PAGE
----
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Discussion Starter · #1 ·
Hello. Been doing LOTS of 1911 shooting lately in various calibers and while I really, really enjoy shooting these grand ol' things, I had sort of neglected my Hi Powers.

Anyway, I got to the range and did the usual bullseye, slow-fire stuff and then did some of the more "practical" type shooting as it's been a while since I'd practiced such with the Hi Power.

First, the longer reset problem experienced by some of the really fast 1911 guys I frequently shoot with did not manifest itself. Perhaps that is because I'm not all that fast compared to some or maybe it's because I've been shooting Hi Powers for 30 years; don't know, but it didn't happen.

I'd "forgotten" how very nicely these guns handle at speed and how easy it is to get good controlled pairs quickly.

Did a bit of that and then an "El Presidente" as well as some strong-hand, weak-hand shooting and finished up with five 5-shot 15 yard groups done slow-fire.

If you're a Hi Power fan and have "neglected" your P35 for a time, drag it out and shoot it. I've done this several times over the years and always enjoy these "reunions." I don't know why I'm continually surprised as the end result is always the same: Shooting these makes me appreciate how very well they work, point, group, and handle in both slow, rapid, aimed, and unaimed fire.

Though not done on this outting, a fellow sent me some of the Winchester Ranger 147-gr. LE ammo. I cannot remember if I posted the results here or not so bear with me if I already have.

As this ammo is normally used by law enforcement, it was an "excuse" to use my old duty Hi Power for this test.

Based on 10-shots from this gun:

Average Velocity: 980 ft/sec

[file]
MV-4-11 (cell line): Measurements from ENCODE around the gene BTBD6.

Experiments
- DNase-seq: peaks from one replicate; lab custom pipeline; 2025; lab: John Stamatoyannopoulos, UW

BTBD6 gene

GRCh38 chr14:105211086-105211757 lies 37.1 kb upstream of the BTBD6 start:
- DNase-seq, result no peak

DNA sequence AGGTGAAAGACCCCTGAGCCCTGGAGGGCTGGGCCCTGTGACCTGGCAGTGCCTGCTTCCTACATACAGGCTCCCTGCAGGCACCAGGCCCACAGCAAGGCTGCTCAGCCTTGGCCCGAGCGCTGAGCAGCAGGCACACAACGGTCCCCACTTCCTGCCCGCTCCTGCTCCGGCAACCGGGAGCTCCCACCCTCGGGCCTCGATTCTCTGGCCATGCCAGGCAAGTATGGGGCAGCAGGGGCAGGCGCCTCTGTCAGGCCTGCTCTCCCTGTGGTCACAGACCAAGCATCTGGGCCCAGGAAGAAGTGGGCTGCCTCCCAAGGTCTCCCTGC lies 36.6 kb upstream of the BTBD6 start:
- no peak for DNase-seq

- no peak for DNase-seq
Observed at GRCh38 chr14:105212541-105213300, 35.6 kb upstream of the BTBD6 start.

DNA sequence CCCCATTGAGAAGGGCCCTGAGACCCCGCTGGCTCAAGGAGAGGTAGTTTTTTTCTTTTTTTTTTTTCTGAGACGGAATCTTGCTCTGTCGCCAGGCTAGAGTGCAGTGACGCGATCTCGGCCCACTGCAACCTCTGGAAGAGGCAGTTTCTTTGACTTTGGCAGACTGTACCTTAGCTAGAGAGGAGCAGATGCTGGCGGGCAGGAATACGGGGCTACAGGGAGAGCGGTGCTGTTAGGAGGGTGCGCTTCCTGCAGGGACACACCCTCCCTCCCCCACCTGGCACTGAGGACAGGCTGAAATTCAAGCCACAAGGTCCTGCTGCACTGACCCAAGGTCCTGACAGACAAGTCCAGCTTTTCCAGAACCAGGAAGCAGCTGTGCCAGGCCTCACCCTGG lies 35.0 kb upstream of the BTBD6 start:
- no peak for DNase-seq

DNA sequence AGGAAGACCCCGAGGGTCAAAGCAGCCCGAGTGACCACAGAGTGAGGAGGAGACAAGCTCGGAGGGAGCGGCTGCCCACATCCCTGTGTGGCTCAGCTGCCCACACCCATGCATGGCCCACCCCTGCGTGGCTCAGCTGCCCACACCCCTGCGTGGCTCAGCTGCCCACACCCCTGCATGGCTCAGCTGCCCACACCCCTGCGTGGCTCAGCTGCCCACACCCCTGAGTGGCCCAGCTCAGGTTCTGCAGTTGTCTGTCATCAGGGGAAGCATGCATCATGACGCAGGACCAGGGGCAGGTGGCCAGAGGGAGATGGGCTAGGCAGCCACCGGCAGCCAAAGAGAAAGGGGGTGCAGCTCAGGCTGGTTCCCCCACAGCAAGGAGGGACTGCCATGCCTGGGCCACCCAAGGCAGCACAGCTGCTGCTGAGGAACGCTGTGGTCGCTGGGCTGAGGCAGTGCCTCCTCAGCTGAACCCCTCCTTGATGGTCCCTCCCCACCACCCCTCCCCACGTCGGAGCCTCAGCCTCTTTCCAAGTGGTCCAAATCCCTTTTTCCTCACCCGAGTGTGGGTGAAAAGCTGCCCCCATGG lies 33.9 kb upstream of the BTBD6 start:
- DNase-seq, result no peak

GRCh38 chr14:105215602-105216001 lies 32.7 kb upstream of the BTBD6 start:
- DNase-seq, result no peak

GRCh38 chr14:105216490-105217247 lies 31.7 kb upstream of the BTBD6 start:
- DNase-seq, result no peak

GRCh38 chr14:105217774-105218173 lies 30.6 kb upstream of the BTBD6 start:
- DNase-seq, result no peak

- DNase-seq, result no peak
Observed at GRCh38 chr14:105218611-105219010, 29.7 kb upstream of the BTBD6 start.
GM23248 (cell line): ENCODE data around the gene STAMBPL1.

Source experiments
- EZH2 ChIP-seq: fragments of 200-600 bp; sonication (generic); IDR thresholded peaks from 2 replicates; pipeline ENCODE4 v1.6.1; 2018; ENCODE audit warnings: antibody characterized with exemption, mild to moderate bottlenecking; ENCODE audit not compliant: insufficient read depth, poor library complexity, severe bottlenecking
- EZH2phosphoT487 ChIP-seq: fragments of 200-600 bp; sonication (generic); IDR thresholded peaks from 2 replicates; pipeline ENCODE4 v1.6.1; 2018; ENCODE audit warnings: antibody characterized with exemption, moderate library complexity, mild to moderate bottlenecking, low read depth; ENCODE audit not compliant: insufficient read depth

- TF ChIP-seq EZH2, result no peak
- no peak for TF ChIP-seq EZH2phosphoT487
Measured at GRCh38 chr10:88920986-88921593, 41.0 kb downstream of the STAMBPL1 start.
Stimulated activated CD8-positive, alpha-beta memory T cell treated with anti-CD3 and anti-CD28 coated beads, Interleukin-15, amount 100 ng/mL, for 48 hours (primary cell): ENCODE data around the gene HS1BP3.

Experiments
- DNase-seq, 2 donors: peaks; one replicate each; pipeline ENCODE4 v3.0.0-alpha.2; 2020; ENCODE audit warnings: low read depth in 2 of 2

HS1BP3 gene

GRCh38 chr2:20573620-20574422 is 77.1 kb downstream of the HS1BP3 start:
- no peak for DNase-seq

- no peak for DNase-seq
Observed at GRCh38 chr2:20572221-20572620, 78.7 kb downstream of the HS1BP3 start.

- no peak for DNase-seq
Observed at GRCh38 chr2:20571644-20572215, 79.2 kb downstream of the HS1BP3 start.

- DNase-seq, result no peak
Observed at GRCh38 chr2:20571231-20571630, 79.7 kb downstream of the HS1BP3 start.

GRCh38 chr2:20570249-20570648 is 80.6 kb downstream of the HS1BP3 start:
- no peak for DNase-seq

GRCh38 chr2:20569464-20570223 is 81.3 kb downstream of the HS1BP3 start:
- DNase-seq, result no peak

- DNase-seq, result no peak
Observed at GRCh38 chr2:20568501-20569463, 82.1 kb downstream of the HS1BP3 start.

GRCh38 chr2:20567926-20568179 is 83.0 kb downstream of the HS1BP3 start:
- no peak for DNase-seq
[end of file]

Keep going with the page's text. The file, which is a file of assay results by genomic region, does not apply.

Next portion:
Extreme Spread: 39
Std. Deviation: 11

Fired into water the Winchester RA9T 147-gr. JHP expanded well.

The expanded 147-gr. bullet is a very close match to the +P+ 127-gr. version. I personally prefer the faster bullet, but for those who do not, this would make a very good load I suspect.

Here is the 147-gr. (left) compared to the 127-gr.

Fired off-hand at 15 yards the load groups plenty good enough for defensive purposes in my estimation.

Recoil was mild and there were no malfunctions in this admittedly short "test."

Some have expressed interest in the 147-gr. JHP for use in the Hi Powers but note that the Winchester Ranger SXT ammunition can be hard to find in their locals. It can be found on the Internet pretty inexpensively if interested. Still, some folks prefer to use that which they can buy at their local gun shop. In that light, I'm including results from a couple of other "heavy bullet" 9mm loads.

Speer's readily available 147-gr. Gold Dot fed reliabily and grouped well from my Hi Powers.

Average Velocity: 1019 ft/sec
Extreme Spread: 38
Std. Deviation: 13

This one was recovered from super-saturated newsprint that had been submerged in water for 24 hours and then drained 30 minutes before shooting. (Results are virtually identical when fired into water.)

Remington 147-gr. Golden Saber also performed well.

Average Velocity: 1033 ft/sec
Extreme Spread: 42
Std. Deviation: 17

The bullet on the left was fired into the newsprint. The one on the right was recovered from water.

In recent days I've also been asked about Magtech Guardian Gold. In 9mm I've only looked at the standard pressure 124-gr. JHP.

Average Velocity: 1096 ft/sec
Extreme Spread: 61
Std. Deviation: 19

This one expanded nicely in soaked newsprint. This round always shed its jacket in either water or "wetpack." In water, I'd only recover bits of the jacket and tiny shards of lead. I think there are probably better, more consistent performers than this load. It reacts very differently in the two media.

At 15 yards I find no problems with its accuracy. It was 100% in both Hi Powers I've tried it in.

It was really good to shoot the Hi Power just for grins recently.


· Registered
1,345 Posts
I do not think the Hi Power will ever cease to be a fine weapon.
You just gotta love the young shooters that look at such guns and scoff at the older style guns while they break out their own new Glocks or such and shoot a group the size of a hoola hoop at 10 feet.

Handguns do not get obsolete like computers, music, fashion, or cars do.

Fads die... but Classics are forever.
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